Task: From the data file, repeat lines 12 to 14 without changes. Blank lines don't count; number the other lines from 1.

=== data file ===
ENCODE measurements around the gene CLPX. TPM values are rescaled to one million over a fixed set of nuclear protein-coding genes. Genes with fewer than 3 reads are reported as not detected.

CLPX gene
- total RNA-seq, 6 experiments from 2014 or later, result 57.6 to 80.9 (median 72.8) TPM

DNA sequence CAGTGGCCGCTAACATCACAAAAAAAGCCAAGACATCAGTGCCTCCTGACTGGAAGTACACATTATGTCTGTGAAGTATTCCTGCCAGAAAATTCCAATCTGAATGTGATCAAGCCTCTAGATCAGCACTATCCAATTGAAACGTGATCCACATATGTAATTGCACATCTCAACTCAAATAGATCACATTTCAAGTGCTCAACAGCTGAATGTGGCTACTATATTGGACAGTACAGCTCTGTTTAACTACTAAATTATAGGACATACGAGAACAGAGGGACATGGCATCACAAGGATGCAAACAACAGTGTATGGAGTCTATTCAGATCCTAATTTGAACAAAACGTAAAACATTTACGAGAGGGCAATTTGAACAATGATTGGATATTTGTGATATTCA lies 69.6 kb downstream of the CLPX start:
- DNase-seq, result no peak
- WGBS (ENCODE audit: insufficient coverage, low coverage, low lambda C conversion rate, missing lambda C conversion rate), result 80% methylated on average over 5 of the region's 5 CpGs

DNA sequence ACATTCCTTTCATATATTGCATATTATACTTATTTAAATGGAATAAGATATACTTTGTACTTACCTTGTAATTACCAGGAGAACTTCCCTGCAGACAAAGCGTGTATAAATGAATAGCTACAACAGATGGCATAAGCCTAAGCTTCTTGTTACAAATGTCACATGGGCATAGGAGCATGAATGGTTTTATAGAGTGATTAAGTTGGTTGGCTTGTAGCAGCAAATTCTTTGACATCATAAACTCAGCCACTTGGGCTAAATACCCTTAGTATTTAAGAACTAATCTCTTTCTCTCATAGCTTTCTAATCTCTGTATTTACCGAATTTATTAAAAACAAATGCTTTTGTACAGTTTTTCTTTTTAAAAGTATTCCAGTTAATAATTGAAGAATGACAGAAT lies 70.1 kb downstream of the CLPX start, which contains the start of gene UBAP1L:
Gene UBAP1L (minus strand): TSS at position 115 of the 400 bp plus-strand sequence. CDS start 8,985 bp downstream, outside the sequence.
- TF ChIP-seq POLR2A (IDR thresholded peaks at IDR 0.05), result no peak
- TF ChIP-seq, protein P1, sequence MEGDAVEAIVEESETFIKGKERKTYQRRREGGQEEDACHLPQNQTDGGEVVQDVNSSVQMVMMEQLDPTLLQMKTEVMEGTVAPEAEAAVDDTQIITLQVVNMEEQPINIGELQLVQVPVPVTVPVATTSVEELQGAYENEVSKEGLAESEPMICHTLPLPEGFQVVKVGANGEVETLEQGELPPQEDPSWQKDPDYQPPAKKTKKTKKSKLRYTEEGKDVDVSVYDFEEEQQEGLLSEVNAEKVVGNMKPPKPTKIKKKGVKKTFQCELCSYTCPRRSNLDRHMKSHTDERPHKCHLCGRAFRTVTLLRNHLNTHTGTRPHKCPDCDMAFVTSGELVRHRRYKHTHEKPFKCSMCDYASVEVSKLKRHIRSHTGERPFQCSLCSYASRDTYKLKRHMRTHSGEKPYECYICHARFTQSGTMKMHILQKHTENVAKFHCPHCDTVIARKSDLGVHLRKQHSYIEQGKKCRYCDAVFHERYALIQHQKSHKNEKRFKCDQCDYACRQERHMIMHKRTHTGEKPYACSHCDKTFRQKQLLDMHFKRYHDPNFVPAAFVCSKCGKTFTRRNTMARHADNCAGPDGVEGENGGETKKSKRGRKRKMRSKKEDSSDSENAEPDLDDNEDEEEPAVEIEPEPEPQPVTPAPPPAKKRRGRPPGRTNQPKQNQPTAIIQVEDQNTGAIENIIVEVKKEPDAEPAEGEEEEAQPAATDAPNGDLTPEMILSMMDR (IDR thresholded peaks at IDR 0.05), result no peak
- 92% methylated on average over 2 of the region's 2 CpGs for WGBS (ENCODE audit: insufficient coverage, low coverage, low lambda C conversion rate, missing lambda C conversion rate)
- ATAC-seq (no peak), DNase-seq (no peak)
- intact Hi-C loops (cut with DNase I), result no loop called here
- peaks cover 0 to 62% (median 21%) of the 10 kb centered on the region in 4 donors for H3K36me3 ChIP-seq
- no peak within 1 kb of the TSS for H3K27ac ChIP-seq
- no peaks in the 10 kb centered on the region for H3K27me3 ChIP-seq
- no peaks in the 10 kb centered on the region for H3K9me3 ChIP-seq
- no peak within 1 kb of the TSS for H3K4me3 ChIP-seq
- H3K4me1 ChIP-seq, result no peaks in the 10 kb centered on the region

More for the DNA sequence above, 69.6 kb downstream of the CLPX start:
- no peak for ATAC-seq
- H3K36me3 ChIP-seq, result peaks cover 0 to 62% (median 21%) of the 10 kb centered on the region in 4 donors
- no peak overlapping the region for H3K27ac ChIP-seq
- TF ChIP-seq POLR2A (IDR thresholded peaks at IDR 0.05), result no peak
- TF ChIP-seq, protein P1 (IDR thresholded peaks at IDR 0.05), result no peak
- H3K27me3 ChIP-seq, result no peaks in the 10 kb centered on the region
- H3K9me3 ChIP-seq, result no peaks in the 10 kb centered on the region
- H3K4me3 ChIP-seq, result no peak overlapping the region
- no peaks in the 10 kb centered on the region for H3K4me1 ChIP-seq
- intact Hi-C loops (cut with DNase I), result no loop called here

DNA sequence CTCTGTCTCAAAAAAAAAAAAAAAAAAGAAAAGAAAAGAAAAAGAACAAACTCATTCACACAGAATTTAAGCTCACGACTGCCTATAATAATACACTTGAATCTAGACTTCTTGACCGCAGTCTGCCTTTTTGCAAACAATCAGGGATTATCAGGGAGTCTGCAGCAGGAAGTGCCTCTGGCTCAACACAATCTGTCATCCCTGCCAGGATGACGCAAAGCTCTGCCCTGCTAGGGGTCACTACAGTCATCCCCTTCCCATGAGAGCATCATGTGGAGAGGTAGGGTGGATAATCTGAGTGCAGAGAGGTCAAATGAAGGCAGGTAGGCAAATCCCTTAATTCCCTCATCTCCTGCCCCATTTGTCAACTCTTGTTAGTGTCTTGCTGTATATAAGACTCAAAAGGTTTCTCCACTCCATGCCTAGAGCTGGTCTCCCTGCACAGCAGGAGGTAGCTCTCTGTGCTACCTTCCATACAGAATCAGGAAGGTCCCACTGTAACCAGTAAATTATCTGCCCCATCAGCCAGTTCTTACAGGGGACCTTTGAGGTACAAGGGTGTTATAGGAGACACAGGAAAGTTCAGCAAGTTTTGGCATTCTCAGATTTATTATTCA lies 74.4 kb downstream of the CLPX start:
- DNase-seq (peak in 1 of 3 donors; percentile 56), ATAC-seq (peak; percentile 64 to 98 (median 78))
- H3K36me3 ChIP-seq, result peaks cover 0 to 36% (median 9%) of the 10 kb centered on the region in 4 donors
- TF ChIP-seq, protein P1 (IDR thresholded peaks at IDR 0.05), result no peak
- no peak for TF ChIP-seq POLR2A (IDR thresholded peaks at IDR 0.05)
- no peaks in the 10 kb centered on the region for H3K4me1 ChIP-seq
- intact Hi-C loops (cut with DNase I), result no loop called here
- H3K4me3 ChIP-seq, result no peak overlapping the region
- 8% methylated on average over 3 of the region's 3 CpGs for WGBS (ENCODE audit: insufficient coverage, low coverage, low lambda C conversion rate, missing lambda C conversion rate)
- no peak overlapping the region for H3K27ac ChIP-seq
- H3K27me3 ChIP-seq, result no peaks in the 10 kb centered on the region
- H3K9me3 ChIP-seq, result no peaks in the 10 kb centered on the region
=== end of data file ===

- ATAC-seq (no peak), DNase-seq (no peak)
- intact Hi-C loops (cut with DNase I), result no loop called here
- peaks cover 0 to 62% (median 21%) of the 10 kb centered on the region in 4 donors for H3K36me3 ChIP-seq